1. Yield Spread Premium. The lender buys the money at a rate cheaper than it lends it out, thus potentially making a profit of hundreds or thousands of dollars, depending on the size of the loan. This seems most likely.

2. Mortgage Backed Securities. The lender bundles many types of loans together, some high-risk and some low-risk, and sells them as investments, at a profit. Maybe.

3. Loan Servicing. Separate from selling the loan to Fannie Mae or Freddy Mac, the lender either retains or sells the right to service the loan, which is a profitable business because the dollar amounts involved in home mortgages are so large. The loan servicer gets to keep all the late fees, after all.

4. Discount points. The loan customer buys the right to a lower rate by paying points when closing on the mortgage. None are listed on any of the loans we've been offered, but this is a clear cost to the borrower.

5. Loan Closing Fees. These include junk fees and overpriced fees such as charging $75 for a closing day credit check that only costs the lender $25, and also title fees and attorney's fees and others that can add up to a lot of money. These fees ordinarily are paid by the borrower. But if a lender has said there are no closing costs on a loan, obviously this is not where the profit lies.

Undoubtedly, as a customer's circumstances vary, so will loan offers. Some loans might cost many thousands more. At first, $1,500 was a clear, precise number, until it became $250. It wasn't huge numbers and then subtracting other huge numbers and then adding in more fees and yet subtracting some of them, too. But then it was another version of the same. I am disappointed.  

This stuff makes my head spin, and we're not done yet.

Friday, April 5, 2013

The Easy Way for a Hoarder to Empty a Room

 How to empty (NOT SORT) a room:

This is what you do before a mover comes to move the heavy furniture.

Get thin cotton or plastic gloves, markers, packing tape and regular tape, packing paper, bubble wrap, and labels. Obtain a large supply of cartons, all in one or at most two sizes. Set up each carton as you need it.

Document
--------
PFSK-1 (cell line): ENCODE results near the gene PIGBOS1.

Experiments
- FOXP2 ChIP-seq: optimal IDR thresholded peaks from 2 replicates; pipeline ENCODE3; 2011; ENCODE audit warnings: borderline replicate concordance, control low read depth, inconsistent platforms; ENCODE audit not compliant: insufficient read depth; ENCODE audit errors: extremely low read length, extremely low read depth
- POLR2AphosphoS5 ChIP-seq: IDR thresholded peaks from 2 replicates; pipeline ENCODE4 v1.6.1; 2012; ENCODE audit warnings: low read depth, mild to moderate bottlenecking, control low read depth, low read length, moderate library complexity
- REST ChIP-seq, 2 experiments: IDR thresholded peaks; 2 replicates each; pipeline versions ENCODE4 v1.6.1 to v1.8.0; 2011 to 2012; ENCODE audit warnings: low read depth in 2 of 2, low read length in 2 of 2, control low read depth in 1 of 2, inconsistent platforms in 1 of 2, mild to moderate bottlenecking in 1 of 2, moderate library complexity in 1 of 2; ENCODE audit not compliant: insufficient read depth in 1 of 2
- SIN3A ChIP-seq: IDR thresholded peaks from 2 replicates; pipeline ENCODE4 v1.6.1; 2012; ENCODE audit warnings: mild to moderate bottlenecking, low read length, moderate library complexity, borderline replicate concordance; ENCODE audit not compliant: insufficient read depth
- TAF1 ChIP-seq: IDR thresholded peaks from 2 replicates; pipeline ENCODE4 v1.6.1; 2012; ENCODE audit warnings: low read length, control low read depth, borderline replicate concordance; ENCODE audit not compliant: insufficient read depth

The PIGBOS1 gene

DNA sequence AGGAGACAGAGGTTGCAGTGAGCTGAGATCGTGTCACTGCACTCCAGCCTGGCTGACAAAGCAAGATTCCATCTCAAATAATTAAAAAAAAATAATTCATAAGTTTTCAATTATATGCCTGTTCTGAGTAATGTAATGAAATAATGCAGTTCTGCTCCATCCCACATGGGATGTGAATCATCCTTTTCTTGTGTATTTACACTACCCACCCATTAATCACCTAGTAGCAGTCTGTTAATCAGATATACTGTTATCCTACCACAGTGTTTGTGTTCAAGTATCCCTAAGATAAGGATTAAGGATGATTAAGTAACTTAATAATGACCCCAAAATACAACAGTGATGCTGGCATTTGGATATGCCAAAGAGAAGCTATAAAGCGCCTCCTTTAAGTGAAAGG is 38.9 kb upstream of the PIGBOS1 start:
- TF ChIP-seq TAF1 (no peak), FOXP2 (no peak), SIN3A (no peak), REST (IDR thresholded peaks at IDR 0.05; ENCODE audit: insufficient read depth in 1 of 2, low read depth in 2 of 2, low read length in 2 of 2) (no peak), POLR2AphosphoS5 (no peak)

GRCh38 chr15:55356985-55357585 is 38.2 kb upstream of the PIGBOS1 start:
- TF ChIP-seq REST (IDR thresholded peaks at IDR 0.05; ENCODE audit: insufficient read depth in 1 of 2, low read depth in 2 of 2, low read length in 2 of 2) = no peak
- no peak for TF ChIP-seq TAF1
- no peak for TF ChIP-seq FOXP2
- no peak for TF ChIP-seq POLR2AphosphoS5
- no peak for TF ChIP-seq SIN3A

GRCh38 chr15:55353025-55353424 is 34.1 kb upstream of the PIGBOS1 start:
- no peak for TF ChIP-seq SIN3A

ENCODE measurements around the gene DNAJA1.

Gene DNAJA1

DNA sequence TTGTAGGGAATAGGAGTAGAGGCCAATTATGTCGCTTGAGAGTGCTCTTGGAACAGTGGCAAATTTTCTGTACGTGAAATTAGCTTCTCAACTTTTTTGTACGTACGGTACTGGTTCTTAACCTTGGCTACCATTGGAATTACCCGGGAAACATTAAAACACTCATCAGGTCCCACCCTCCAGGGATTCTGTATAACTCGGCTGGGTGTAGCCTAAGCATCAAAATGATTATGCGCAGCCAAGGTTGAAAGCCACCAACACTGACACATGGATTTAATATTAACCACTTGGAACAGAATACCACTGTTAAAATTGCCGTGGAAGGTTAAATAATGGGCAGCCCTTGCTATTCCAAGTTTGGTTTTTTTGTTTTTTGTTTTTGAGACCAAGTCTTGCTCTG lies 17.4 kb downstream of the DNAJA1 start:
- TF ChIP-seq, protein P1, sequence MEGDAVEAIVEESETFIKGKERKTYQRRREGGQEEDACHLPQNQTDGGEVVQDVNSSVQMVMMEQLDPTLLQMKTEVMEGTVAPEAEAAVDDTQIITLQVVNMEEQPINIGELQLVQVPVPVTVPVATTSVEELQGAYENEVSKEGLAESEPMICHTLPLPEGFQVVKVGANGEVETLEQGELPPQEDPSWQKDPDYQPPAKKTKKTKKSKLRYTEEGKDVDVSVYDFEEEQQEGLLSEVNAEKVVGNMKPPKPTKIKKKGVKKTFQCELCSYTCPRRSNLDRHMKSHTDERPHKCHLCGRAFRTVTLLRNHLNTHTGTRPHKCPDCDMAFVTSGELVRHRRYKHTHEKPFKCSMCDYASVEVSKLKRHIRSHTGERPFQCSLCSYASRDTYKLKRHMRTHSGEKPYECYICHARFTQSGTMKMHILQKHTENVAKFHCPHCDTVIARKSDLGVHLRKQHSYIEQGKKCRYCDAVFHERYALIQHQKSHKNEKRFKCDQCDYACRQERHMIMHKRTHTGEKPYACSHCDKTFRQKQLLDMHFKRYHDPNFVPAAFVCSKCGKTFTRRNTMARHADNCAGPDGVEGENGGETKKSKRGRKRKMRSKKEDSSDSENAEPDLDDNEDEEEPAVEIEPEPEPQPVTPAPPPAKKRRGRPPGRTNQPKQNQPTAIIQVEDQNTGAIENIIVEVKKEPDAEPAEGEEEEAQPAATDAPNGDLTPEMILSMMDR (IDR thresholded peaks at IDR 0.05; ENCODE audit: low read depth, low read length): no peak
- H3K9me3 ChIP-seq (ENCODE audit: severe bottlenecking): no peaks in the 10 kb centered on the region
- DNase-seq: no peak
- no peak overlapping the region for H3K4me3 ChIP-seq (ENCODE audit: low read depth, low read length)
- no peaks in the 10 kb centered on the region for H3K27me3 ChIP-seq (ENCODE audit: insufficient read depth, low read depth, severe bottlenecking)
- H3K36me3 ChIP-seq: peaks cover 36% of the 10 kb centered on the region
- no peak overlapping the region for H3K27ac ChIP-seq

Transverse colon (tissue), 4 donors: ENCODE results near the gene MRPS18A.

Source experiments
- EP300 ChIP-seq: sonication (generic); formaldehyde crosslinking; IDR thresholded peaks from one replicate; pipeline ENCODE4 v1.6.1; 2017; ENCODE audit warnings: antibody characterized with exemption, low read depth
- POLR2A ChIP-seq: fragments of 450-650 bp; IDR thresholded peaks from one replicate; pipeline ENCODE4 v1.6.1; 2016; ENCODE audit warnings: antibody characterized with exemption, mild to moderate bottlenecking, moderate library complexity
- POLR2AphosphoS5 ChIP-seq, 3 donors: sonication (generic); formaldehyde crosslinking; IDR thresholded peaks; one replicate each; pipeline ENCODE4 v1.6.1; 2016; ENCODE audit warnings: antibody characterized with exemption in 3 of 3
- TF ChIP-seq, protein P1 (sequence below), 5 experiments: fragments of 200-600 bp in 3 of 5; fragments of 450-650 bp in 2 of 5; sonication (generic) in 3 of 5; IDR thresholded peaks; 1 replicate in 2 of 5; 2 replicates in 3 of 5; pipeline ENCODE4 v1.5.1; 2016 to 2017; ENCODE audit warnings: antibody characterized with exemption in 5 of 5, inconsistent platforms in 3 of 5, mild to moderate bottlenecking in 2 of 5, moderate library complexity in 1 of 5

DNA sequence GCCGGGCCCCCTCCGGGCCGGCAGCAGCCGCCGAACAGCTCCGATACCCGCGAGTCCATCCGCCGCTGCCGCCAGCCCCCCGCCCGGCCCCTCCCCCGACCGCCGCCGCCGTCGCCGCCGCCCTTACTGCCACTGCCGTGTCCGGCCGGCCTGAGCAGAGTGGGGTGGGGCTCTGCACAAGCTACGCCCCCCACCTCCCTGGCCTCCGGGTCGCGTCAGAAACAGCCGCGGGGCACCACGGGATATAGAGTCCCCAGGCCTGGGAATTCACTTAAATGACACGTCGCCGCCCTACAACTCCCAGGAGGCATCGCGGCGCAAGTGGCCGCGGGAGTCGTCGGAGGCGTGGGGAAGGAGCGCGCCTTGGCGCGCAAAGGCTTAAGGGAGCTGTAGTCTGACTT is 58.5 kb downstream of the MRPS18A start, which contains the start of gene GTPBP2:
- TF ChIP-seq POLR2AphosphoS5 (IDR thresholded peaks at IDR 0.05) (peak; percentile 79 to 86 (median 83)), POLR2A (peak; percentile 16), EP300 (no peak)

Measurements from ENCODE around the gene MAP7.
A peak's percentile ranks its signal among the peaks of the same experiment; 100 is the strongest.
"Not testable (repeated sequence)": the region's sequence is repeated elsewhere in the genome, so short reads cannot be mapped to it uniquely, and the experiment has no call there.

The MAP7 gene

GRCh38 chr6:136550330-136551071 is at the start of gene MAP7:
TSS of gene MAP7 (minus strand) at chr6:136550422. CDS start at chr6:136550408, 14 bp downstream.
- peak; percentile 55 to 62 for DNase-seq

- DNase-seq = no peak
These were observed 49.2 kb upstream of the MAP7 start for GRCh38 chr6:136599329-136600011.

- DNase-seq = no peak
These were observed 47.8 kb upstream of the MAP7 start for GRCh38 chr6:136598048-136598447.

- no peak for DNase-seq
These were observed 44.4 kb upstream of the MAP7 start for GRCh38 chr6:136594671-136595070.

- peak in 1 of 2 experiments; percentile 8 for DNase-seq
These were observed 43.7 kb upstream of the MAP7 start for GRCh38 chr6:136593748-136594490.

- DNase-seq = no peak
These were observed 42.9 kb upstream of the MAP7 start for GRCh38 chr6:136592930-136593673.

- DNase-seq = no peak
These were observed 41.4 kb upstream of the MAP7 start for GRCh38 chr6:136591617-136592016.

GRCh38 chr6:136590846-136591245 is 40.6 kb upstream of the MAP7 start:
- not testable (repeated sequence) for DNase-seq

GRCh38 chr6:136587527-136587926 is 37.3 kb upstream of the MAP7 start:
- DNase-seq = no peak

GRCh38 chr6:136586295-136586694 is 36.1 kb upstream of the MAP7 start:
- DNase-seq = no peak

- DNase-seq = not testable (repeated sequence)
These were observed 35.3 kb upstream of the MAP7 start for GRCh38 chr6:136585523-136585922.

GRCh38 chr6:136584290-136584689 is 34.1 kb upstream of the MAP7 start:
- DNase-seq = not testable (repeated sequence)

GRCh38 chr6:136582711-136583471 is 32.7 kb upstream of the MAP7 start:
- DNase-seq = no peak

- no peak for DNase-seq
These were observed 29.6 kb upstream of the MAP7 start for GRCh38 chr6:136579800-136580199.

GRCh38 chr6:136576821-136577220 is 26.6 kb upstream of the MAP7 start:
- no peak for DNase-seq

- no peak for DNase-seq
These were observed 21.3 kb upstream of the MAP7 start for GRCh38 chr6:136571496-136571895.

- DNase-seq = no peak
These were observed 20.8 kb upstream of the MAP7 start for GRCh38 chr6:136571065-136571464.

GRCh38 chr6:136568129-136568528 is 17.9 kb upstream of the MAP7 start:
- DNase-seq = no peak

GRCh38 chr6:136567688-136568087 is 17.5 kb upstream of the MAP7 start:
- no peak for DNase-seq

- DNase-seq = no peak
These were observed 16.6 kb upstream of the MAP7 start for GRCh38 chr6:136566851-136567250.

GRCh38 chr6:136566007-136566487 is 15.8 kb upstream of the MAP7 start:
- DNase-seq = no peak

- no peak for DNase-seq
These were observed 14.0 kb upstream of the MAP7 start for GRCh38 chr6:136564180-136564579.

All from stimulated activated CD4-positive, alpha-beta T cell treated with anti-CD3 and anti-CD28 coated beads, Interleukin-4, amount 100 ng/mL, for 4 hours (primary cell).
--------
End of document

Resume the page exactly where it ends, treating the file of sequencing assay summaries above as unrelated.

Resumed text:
1. Fill a carton by placing everything from one area inside it, working from top to bottom until all furniture is empty. Use packing paper or bubble wrap as necessary to cushion items but do NOT attempt to group like items. Keep everything together that was together in the room. Wear the gloves so you do not get distracted by the texture of the items to be packed.
2. Label each carton with the name of the room and the piece of furniture:, e.g., "Mom's room, top dresser drawer," or "Top of bureau, right side." This creates a record of where the items were visually.
3. Repeat for the closet. If the hanging clothes will not fit in a carton, put them in large plastic bags and tape on a label identifying the origin closet, e.g., "Mom's closet left side" or "Mom's closet middle."
4. Remove and carefully wrap all photos, paintings, and wall decorations. Put into cartons and label the cartons describing which wall or surface the items came from.
5. Do NOT attempt to "sort" or "go through" or "organize" any items.
6. Do NOT attempt to throw anything out, separate anything out for donation, or hold anything aside for any reason. Pack everything.
7. Even if an item is trash, pack it and label where it was found, e.g. "Mom's room, east windowsill."
8. Do not leave anything in the room. Empty all drawers, closets, walls, and surfaces.
9. Check behind and under the bed and other furniture for stray items.
10. Remove and pack bedding.
11. Move all cartons to a previously determined storage area.

You're done!

This method will work best if you can still see furniture. If you can't, modify the labels to reflect exactly where in the room the contents of each carton came from, e.g., "Mom's room, top of pile of papers on her bed, near foot."

The idea behind this technique is to empty a room without engaging any sorting or organizing, thus without overwhelming yourself. The labels should describe exactly where in the room a carton's contents come from, so that you can visualize the room and know which carton has which items. 

Visual memory is very strong. It is NOT necessary to GO THROUGH, SORT, or ORGANIZE items if all you want to do is remove them from one place and put them somewhere else. Do not destroy your visual memory of how the items were placed before they were moved. Embrace it and use it to keep your items organized the same way now that they are inside cartons. There will be some other day when sorting happens. Today your goal is to empty a room.

Monday, April 1, 2013

Our Bank's Wily New Game with Mortgage Bills

Ordinarily, when a bank wants its customers to do something, it makes the desired action appealing. If the bank wants more CDs purchased, it offers competitive rates and time periods to encourage people to buy them. If it wants more checking account customers, it offers free checking, free checks, free overdraft coverage, or a host of other amenities.